Impartiality

Although financial expert witnesses are typically hired to represent an individual party involved in litigation, it is important that a witness understands the need to remain unbiased when evaluating evidence and providing testimony. An expert witness must be perceived as capable of reaching an impartial conclusion, regardless of the side represented. A witness who is perceived as an advocate for the client's case, rather than an unbiased expert, will lose credibility in the eyes of the judge or jury, which might ultimately have a negative impact on the outcome of the case.

Effective Preparation Skills

In light of the many complex details and issues involved in the litigation process, an expert witness must have a systematic process of preparation in place to ensure that all of the important elements of the case are covered. When considering an expert witness, a potential client should ask questions to understand the process that the individual uses to prepare for trial or deposition. At minimum, the expert witness' preparation process should include reviewing the applicable depositions and court filings, relevant financial documentation (such as financial statements), and any related legal and regulatory standards.

Those engaged to provide courtroom testimony should have a preparation process to anticipate the questions that will be asked on the stand by opposing counsel. This should include performing supplemental financial calculations for any anticipated questions, especially those that might have been unanswerable during depositions or discovery. In addition, expert witnesses should have statements prepared to address any past mistakes or difficult issues that might arise when providing an opinion.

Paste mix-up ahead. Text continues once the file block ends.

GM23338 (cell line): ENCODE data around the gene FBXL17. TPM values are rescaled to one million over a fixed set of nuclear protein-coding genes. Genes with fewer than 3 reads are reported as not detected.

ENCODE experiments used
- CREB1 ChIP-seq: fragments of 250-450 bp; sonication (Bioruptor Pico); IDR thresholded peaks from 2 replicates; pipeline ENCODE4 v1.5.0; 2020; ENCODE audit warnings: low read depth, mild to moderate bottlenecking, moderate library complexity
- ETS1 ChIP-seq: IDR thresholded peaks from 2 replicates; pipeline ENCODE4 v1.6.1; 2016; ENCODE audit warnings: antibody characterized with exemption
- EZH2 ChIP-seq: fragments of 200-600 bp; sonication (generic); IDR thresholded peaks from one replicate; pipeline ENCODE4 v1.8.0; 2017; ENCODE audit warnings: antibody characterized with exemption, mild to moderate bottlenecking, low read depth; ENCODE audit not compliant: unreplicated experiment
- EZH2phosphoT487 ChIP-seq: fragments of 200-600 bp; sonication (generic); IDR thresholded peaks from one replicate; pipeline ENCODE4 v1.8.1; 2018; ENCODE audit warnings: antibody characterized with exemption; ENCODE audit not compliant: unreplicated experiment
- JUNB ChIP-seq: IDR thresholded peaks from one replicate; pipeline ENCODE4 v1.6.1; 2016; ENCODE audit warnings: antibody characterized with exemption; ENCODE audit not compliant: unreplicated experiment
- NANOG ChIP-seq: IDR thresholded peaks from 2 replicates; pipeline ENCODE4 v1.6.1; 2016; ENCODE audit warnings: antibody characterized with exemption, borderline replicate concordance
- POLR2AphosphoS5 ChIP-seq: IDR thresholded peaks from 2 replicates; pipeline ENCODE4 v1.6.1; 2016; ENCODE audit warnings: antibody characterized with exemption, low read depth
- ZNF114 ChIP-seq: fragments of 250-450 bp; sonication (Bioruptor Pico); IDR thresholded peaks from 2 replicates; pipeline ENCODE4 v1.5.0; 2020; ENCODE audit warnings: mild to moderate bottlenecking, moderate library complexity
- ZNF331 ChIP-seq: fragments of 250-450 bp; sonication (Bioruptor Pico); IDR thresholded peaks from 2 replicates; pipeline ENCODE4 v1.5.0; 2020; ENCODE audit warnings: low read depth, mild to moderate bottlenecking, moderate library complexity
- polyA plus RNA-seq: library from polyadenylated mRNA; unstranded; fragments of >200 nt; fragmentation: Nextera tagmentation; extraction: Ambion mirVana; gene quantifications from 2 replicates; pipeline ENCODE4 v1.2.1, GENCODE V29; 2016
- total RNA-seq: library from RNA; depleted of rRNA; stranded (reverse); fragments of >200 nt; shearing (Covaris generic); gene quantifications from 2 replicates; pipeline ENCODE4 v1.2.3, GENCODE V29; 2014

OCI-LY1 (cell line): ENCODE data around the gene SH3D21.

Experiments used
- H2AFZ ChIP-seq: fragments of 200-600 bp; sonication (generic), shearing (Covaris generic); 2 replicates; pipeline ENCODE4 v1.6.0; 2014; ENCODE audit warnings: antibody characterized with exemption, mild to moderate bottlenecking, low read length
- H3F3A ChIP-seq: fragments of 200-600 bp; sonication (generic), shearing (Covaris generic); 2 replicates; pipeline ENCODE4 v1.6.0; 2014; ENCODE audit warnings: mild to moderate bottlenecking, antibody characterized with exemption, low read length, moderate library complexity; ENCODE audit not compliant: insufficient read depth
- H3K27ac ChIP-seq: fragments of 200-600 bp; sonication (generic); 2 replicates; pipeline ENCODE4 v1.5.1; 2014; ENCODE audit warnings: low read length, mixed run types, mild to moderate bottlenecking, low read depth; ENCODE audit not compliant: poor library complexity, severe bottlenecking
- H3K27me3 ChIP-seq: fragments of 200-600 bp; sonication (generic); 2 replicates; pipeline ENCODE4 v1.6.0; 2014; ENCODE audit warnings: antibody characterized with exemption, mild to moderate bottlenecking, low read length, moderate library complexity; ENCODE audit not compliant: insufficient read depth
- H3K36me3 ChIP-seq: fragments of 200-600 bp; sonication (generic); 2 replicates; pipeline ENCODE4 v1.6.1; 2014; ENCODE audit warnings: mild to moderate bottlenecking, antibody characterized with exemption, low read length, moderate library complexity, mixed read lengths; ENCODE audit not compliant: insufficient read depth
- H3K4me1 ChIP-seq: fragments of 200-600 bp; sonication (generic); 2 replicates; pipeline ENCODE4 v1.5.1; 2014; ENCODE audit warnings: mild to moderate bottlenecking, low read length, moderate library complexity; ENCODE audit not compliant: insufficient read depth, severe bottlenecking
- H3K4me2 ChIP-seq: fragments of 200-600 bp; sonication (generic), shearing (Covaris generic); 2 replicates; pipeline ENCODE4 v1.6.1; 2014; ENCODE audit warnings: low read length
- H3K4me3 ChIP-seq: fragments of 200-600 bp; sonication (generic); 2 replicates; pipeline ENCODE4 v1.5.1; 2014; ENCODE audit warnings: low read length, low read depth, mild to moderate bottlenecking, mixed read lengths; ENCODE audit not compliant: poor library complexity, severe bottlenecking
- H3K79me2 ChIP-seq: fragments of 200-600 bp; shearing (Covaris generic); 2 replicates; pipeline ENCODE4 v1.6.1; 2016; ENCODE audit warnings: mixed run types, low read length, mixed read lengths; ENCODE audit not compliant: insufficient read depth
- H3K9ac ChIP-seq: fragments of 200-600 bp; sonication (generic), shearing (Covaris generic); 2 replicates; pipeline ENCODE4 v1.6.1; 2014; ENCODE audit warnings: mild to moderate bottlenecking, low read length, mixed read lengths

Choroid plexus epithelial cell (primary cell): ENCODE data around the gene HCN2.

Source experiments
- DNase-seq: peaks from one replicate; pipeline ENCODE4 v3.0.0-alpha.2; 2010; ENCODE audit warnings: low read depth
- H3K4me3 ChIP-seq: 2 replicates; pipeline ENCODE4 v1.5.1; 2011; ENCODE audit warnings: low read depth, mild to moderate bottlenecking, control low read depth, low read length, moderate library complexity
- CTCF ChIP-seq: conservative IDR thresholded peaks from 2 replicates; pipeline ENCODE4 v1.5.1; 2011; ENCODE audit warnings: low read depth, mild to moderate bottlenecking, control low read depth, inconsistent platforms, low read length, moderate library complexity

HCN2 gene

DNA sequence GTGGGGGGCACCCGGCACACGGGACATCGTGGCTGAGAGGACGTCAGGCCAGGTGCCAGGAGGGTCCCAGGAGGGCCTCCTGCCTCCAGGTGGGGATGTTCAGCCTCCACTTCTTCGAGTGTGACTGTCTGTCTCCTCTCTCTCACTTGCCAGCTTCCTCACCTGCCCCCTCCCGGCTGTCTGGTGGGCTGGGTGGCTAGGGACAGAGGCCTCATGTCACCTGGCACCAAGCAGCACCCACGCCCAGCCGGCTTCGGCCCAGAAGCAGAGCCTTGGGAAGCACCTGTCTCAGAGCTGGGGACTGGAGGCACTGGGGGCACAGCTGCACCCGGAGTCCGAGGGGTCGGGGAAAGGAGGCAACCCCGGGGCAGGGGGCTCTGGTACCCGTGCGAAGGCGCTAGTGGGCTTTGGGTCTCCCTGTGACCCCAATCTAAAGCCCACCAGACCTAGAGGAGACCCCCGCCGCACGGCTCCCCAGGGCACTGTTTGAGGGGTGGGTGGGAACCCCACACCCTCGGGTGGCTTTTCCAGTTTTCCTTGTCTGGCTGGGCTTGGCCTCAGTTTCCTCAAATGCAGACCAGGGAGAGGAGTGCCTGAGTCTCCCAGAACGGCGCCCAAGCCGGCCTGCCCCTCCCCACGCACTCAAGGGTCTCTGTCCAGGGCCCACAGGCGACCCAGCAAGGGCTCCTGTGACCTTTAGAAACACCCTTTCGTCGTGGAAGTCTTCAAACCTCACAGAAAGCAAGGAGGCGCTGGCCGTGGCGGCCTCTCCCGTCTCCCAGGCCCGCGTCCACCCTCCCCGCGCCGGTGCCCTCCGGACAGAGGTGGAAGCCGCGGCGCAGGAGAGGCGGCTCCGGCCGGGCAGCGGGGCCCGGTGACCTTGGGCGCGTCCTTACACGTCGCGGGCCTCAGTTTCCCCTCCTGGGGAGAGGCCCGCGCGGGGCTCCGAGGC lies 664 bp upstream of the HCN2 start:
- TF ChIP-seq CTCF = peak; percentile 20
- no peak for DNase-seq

Personal Background

Opposing counsel will invariably research the personal background of any expert witness in the hopes of discovering information that could potentially destroy the credibility of the individual--the proverbial skeletons in one's closet. As a result, experts should disclose any personal information that could diminish their effectiveness as a potential witless. Early disclosure allows a litigation team to develop a response to any challenges to the witnesses' credibility and will help to prevent an embarrassing incident from occurring on the witness stand. Furthermore, a review of the potential witness's prior opinions and publications should be performed to ensure that such information does not conflict with the witness's current opinion.

Ability to Justify an Opinion

The major output of the expert witness service is the expert's opinion pertaining to the relevant issues of the case. Experts should be prepared to justify their opinions and should be able to explain the process used to arrive at that opinion. To justify an opinion, the expert should provide support for the facts and assumptions underlying the opinion.